Browne has edited Writing magazine, taught at the School for Contemporary Arts at Simon Fraser University and undertaken a history of filmmaking, Motion Picture Production in British Columbia, 1849-1940: A Brief Historical Background and Catalogue (Museum of B.C., 1979), in which he identifies more than 1,000 films that were made in British Columbia prior to World War II.
In connection to an exhibition he curated at the Vancouver Art Gallery in 2016 called I Had An Interesting French Artist To See Me This Summer: Emily Carr and Wolfgang Paalen in British Columbia, Colin Browne wrote the text for a book catalogue of the same name in which he recounts and explores the relationship between Carr and surrealist painter Wolfgang Paalen who was member of the Paris avant-garde in the 1930s. The pair met in the summer of 1939, when Carr was age 67 and living at 316 Beckley Street in Victoria. Paalen had travelled to North America with his wife, Alice Rahon, and their friend, Eva Sulzer. As an artist and collector, Paalen was keenly interested in the art and culture of indigenous peoples of North America, later settling in Mexico where he published an art journal Dyn in which he continued to investigate the integration of "the enormous treasure of Amerindian forms into the consciousness of modern art." The catalogue also records the correspondence between Paalen and West Coast collector William Arnold Newcombe (1884-1960) who served as go-between for Carr and Paalen. In a letter to a friend Carr wrote, "I can't get the surrealist point of view most of their subjects revolt me." But Paalen evidently saw similarities with Carr's approach the she failed to appreciate. Colin Browne's study examines the stylistic synchronicity of their paintings, evidenced by a melding of a painting by each artist to serve as the cover of the catalogue.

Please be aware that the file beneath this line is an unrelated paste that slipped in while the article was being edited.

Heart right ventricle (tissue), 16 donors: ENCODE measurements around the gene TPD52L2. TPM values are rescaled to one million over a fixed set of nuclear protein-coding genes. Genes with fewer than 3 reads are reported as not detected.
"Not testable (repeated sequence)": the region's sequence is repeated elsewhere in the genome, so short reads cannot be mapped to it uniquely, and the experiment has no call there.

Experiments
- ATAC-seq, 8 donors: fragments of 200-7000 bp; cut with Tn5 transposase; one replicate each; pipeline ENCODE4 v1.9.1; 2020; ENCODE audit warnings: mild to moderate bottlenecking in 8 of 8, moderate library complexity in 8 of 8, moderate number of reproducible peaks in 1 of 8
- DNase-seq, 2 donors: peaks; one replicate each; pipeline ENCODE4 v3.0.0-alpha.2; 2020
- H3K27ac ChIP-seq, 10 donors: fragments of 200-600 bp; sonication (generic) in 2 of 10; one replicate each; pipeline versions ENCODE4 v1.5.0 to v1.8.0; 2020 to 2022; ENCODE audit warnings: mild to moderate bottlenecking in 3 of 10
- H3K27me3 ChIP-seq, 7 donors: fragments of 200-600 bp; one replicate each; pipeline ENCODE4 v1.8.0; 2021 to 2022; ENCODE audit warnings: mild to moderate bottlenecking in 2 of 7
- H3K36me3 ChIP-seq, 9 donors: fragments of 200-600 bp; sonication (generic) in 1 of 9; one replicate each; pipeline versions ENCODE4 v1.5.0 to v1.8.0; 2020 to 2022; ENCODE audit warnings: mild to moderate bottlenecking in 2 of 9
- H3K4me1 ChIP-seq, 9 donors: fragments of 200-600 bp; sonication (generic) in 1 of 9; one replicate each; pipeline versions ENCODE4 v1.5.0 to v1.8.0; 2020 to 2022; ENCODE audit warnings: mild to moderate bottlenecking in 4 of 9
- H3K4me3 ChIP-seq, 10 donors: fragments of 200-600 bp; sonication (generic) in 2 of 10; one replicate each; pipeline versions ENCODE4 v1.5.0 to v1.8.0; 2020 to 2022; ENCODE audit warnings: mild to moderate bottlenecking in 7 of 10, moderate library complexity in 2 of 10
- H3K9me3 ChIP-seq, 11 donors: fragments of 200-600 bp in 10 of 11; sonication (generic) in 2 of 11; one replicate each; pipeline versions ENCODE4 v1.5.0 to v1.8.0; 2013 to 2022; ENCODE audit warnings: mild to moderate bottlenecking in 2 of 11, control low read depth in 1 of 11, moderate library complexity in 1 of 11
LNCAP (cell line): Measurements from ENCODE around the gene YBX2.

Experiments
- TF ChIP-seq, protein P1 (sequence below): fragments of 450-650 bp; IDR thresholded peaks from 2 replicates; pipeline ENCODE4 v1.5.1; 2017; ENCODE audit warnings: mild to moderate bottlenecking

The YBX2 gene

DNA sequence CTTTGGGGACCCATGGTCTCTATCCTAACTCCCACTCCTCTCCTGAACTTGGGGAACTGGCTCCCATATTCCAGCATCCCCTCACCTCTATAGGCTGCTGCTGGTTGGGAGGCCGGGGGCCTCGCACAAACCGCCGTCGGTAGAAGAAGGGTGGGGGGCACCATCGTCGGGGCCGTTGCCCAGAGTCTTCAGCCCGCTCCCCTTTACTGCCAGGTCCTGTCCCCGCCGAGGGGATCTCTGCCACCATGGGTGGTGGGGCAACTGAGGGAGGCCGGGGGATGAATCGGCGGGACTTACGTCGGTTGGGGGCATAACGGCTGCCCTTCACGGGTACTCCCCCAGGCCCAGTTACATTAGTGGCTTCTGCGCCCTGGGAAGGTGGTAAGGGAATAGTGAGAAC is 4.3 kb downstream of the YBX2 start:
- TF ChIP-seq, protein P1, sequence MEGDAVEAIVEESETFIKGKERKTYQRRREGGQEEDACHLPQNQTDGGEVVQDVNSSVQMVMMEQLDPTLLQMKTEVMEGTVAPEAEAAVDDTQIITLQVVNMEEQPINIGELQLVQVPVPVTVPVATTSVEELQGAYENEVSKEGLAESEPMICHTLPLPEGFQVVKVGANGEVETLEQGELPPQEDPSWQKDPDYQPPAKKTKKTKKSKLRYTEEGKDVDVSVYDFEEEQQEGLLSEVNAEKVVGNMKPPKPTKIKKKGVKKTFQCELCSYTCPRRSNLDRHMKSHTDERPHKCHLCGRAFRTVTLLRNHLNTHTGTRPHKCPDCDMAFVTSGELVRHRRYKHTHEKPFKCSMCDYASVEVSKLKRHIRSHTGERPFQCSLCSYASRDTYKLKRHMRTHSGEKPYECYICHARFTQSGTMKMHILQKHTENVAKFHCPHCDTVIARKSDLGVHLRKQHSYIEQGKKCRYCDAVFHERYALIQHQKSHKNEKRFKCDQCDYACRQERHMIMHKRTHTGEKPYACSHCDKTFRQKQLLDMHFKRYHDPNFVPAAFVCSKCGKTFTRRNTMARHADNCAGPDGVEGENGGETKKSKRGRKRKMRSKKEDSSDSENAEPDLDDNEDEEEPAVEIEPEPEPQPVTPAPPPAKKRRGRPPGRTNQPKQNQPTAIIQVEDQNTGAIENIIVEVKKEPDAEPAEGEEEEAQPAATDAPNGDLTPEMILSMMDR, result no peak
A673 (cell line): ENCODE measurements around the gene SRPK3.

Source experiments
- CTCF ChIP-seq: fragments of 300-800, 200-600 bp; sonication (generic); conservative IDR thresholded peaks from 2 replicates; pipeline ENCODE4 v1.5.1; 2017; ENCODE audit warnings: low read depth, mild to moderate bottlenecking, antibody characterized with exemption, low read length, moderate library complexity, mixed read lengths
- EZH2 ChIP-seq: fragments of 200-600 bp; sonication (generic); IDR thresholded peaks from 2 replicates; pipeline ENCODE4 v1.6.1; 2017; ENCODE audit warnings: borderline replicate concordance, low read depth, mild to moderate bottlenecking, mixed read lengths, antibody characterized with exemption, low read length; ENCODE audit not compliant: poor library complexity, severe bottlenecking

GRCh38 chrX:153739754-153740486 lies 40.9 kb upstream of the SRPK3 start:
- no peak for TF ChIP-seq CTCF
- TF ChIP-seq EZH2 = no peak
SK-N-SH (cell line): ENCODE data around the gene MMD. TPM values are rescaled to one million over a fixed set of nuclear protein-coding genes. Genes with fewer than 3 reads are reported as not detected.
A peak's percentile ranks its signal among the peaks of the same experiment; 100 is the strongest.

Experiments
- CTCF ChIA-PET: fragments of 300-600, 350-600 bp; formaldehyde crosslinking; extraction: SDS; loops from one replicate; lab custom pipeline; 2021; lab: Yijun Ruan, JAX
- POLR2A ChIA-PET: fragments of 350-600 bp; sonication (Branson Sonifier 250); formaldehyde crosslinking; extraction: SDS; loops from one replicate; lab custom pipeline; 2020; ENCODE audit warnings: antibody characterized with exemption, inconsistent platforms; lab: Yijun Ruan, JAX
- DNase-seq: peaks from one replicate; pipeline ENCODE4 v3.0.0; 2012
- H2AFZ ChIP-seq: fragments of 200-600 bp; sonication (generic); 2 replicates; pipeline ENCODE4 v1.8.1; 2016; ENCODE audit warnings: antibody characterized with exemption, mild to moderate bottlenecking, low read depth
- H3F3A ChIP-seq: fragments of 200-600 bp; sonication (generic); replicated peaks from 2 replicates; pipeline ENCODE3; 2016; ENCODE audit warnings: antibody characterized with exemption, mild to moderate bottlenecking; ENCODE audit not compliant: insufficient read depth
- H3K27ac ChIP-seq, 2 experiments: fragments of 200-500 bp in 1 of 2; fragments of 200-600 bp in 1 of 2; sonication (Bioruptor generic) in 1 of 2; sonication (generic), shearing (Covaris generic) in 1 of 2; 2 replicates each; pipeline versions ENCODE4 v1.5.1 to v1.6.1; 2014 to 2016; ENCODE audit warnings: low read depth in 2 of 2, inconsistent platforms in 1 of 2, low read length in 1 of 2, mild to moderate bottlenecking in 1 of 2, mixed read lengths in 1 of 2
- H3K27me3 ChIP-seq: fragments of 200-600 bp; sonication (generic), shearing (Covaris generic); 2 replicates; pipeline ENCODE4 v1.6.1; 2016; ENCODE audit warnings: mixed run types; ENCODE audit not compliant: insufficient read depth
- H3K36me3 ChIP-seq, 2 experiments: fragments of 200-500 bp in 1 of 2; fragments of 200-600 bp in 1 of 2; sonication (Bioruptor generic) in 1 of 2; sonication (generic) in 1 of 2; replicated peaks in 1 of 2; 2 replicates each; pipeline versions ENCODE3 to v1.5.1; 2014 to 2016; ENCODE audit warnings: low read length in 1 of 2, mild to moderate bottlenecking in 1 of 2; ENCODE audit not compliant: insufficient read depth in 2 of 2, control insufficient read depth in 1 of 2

Governor General’s Award for Poetry, Finalist (2003) Ground Water
BC Book Prizes Dorothy Livesay Award for Poetry, Nominee (2003) Ground Water
ReLit Award for Poetry, Long-Listed (2003) Ground Water
BC Cultural Services Media Arts Award (1993)
Genie Award for Best Feature-Length Documentary, Nominee (1990) White Lake
Review of the author's work by BC Studies:
Motion Picture Production in British Columbia: 1898-1940
Motion Picture Production in British Columbia, 1849-1940: A Brief Historical Background and Catalogue (Museum of B.C., 1979)